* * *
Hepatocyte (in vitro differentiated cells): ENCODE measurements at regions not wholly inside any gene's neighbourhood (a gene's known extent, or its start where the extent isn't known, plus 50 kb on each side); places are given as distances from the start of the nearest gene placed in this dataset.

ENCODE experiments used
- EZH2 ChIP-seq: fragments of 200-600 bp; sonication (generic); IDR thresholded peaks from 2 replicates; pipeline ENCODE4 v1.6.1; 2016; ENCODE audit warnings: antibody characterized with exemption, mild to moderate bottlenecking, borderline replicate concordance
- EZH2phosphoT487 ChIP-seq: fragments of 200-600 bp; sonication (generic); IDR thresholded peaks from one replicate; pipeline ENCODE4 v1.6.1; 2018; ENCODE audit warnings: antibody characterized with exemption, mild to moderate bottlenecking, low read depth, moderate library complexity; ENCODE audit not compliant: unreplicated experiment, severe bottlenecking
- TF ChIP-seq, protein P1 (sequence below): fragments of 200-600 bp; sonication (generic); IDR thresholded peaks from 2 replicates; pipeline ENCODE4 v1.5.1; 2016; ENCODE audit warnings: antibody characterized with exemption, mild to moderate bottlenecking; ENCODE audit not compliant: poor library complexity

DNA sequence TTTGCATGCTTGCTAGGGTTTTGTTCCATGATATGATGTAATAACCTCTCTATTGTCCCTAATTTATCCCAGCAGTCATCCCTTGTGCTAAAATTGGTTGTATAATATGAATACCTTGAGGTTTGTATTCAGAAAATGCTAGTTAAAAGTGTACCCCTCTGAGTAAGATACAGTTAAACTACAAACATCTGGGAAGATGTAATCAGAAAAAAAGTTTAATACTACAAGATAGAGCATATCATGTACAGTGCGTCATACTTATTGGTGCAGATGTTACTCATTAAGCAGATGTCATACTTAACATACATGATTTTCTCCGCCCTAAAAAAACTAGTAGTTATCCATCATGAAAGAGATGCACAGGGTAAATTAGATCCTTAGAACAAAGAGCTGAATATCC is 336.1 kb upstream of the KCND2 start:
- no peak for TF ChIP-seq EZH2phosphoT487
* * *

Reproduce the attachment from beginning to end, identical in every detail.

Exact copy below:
Hepatocyte (in vitro differentiated cells): ENCODE measurements at regions not wholly inside any gene's neighbourhood (a gene's known extent, or its start where the extent isn't known, plus 50 kb on each side); places are given as distances from the start of the nearest gene placed in this dataset.

ENCODE experiments used
- EZH2 ChIP-seq: fragments of 200-600 bp; sonication (generic); IDR thresholded peaks from 2 replicates; pipeline ENCODE4 v1.6.1; 2016; ENCODE audit warnings: antibody characterized with exemption, mild to moderate bottlenecking, borderline replicate concordance
- EZH2phosphoT487 ChIP-seq: fragments of 200-600 bp; sonication (generic); IDR thresholded peaks from one replicate; pipeline ENCODE4 v1.6.1; 2018; ENCODE audit warnings: antibody characterized with exemption, mild to moderate bottlenecking, low read depth, moderate library complexity; ENCODE audit not compliant: unreplicated experiment, severe bottlenecking
- TF ChIP-seq, protein P1 (sequence below): fragments of 200-600 bp; sonication (generic); IDR thresholded peaks from 2 replicates; pipeline ENCODE4 v1.5.1; 2016; ENCODE audit warnings: antibody characterized with exemption, mild to moderate bottlenecking; ENCODE audit not compliant: poor library complexity

DNA sequence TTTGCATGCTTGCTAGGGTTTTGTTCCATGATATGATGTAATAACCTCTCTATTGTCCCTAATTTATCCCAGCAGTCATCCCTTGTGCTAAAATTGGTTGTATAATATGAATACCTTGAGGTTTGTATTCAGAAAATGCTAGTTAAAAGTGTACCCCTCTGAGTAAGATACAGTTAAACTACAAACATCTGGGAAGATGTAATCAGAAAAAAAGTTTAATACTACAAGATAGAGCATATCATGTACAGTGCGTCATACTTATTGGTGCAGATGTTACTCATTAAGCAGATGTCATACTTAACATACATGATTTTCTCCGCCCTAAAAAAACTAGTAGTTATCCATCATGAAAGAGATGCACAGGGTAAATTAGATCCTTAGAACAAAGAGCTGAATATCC is 336.1 kb upstream of the KCND2 start:
- no peak for TF ChIP-seq EZH2phosphoT487